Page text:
A Garda told the Central Criminal Court, she was wrong to have described Mary Lowry as angry when she was not allowed to be present in the same room as her children while they were being interviewed.
Garda Fiona Conneely said she used the word "anger" when she submitted her report to the team investigating Bobby Ryan's death in 2013. But she said that "upset" would have been a better word to talk about Mrs. Lowry's behavior.
Garda Conneely is one of two garda specialist giving evidence at the 50-year-old trial of Patrick Brewershamore in Tipperary Co, who denies the murder of Ryan.
Bobby Ryan disappeared in June 2011 and his body was found in a racing tank on his girlfriend's farm, Mary Lowry, in Fawnagowan in April 2013.
Mr. Quirke was leasing the farm at the time and has had an affair with Mary Lowry.
Garda Conneely told the court that she has been specially trained to receive testimony from children under the age of 14.
This would involve talking to them to create a relationship before taking an initial "clarification statement." If there were disclosures made at this stage, the statement would be recorded and filmed.
She said she went to Mary Lowry's house in July 2013 to meet Lowry's three children.
She said she took a statement from the older child, but there were no future disclosures from the two younger children.
Before speaking to the younger children, she had to obtain Lowry's parents' consent, but she said that Lowry was upset that she could not be in the same room while the children talked to the gardai.
She said she explained the procedure and Ms Lowry subsequently gave her consent.
Under interrogation of Patrick Quirke's senior consultant, Lorcan Staines, Garda Conneely said that Lowry was "unhappy and bored."
The garda said she used the word anger in her report to the incident room, but in retrospect that was probably the wrong word to be used.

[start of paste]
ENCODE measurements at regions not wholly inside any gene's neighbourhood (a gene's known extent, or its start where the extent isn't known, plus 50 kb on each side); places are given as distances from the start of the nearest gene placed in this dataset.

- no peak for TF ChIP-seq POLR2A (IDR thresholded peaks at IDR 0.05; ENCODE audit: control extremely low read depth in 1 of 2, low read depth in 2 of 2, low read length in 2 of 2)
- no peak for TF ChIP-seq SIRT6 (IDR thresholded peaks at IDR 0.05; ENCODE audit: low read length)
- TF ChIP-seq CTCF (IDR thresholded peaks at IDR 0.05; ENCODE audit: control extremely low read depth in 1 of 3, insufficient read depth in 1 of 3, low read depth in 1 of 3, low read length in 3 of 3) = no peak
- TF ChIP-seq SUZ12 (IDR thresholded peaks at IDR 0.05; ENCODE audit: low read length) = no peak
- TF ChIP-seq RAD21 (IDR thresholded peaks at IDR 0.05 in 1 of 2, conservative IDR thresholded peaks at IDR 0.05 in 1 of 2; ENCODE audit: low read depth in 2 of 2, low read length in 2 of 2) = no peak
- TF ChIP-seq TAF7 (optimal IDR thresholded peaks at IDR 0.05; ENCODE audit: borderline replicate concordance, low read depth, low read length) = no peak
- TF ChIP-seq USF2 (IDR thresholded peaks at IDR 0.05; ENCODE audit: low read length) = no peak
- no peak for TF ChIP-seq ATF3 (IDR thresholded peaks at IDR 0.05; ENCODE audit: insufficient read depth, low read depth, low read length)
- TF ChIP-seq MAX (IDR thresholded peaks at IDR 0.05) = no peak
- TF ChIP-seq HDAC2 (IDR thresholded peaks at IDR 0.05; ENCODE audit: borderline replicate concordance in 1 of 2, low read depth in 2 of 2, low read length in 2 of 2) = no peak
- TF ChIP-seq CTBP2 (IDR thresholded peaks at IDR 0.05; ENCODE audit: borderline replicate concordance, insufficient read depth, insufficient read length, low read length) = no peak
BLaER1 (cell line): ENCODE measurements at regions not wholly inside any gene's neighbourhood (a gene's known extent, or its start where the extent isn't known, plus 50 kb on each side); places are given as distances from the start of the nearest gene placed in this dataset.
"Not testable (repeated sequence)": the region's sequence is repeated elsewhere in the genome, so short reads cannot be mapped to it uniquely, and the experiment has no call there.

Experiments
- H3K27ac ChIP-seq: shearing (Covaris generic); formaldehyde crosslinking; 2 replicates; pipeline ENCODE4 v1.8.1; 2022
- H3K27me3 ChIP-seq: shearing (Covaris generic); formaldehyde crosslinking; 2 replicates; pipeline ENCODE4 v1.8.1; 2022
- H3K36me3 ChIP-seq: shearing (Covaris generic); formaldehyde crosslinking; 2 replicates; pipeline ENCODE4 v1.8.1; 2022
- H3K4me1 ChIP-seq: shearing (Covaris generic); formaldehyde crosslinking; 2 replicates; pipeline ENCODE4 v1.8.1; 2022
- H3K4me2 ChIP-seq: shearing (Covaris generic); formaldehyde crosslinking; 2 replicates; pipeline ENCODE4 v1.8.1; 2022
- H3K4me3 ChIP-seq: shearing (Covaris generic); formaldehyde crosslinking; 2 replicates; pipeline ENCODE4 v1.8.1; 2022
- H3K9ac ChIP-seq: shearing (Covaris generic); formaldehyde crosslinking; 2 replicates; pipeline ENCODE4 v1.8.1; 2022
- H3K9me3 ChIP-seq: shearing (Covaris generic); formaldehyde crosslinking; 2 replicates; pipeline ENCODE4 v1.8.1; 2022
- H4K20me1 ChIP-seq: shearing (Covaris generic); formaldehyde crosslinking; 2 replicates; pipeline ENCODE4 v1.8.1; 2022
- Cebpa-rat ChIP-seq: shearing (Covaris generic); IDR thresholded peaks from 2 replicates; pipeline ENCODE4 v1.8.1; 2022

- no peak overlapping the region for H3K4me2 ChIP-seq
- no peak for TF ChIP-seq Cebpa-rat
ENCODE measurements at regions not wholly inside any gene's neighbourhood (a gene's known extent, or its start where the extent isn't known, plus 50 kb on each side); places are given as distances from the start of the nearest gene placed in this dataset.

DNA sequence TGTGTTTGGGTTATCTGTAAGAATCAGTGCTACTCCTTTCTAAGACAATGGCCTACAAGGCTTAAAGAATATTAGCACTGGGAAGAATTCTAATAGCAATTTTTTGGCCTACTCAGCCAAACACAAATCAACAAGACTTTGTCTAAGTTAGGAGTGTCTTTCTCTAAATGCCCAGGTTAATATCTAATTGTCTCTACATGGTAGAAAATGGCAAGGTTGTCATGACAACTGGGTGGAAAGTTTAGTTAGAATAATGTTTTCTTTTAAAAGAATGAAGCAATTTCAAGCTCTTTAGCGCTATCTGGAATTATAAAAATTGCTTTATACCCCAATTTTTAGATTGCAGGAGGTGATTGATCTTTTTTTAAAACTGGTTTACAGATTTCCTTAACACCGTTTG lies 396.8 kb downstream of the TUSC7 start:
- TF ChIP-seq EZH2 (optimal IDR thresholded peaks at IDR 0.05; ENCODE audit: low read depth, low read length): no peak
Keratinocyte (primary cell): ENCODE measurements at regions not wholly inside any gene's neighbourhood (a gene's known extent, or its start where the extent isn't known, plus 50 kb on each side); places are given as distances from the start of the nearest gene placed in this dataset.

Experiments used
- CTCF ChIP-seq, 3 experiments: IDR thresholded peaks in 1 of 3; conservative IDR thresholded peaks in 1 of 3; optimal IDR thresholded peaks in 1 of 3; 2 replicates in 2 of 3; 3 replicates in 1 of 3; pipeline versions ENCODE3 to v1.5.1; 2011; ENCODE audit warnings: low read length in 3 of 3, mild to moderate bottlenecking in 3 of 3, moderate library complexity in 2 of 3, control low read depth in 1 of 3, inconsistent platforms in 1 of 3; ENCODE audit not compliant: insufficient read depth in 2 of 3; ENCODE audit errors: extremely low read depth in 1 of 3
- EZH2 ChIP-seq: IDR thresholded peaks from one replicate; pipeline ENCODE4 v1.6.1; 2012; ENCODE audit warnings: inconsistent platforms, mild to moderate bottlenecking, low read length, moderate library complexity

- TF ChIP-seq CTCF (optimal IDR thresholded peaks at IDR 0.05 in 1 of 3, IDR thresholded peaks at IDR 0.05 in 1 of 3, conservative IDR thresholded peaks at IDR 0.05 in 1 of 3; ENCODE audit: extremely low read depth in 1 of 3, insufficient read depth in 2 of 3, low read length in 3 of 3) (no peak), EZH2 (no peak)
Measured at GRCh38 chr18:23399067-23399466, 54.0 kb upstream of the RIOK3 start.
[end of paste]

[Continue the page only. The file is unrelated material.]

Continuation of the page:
She said that Lowry was nervous and red, but she did not express anger.
Asked why she used the word anger in an important report and then changed her description when she arrived in court, garda said she had drafted the report on the day but decided that the word was unfair when asked about it in court.
She said she knew that her report to the incident room would be disclosed to the defense.
Earlier, the jury heard that partial fingerprints found on items taken from DJ Bobby Ryan's van did not coincide with accused Patrick Quirke.
Detective Garda Fiona Maguire told the court that she took out a series of fingerprints and a palm-tree marker from a diary and a driver's license that was taken from Bobby Ryan's van after it was found at Bansha Woods when he disappeared.
Garda Maguire said in 2013 that he placed the fingerprints on the national database but found no match. She agreed it was not until last week that she received a set of "elimination prints" to test what she had found.
She tested them against several people who would have contacted Bobby Ryan. Some of the prints matched Mr. Ryan's daughter, Michelle, while another mark could not be identified, she said.
Detective Garda Ernie Fraser told the court that in 2012 he took several fingerprints of a bottle of aftershave and the driver's van's van door, but received no fingerprints from suspects to compare them, as it was the investigation of a missing person.
Earlier this year, he received a set of seven impressions to compare the van's impressions. He discovered that they did not correspond to the accused Patrick Quirke or to any other impression of elimination.
Asked by defense lawyer Lorcan Staines how it was possible that a set of elimination prints would be available from 2013, but no request was made for testing until the beginning of this year, he replied that if the investigation team did not make any comparative request tests if they were not aware of the deletion impressions.
He also said he was not aware that his presence at the trial was at the request of the defense.
In the review, he agreed to sue the lawyer that the lapse of time would not affect the test results.